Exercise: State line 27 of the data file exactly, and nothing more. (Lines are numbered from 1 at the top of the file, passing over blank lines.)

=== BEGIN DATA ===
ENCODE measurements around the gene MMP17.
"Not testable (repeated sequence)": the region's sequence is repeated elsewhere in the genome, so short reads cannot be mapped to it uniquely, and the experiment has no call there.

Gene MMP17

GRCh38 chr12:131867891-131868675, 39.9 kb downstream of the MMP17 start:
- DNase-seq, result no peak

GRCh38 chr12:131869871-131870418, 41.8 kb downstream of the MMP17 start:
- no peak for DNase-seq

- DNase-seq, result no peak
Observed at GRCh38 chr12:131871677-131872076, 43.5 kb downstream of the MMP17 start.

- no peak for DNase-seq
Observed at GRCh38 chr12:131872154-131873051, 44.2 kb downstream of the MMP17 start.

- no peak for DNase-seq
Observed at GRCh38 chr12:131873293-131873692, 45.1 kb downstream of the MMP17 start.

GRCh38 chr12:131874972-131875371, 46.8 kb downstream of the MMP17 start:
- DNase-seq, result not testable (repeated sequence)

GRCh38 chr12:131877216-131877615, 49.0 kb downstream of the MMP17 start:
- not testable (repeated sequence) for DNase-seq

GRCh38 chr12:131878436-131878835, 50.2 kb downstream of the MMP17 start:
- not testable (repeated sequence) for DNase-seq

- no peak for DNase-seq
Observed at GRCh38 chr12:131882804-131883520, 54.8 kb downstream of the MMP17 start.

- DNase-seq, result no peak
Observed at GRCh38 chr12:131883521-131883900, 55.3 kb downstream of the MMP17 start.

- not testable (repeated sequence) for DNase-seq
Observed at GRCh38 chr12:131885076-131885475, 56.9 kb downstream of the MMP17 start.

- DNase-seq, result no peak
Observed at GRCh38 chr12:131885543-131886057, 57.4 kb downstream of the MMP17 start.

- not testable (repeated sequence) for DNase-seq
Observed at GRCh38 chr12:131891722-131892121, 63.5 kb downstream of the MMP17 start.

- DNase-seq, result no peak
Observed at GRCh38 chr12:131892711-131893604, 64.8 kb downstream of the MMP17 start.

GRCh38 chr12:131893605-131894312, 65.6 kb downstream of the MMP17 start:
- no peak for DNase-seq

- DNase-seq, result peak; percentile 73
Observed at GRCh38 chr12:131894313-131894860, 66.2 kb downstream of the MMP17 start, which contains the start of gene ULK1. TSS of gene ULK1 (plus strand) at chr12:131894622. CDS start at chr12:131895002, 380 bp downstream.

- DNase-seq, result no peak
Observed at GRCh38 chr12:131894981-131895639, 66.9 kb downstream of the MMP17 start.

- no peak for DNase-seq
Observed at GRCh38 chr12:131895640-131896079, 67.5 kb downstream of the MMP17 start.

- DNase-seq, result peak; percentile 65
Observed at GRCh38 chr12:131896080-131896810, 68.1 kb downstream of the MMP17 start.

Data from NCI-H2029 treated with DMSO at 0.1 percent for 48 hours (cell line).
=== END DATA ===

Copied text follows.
Observed at GRCh38 chr12:131885543-131886057, 57.4 kb downstream of the MMP17 start.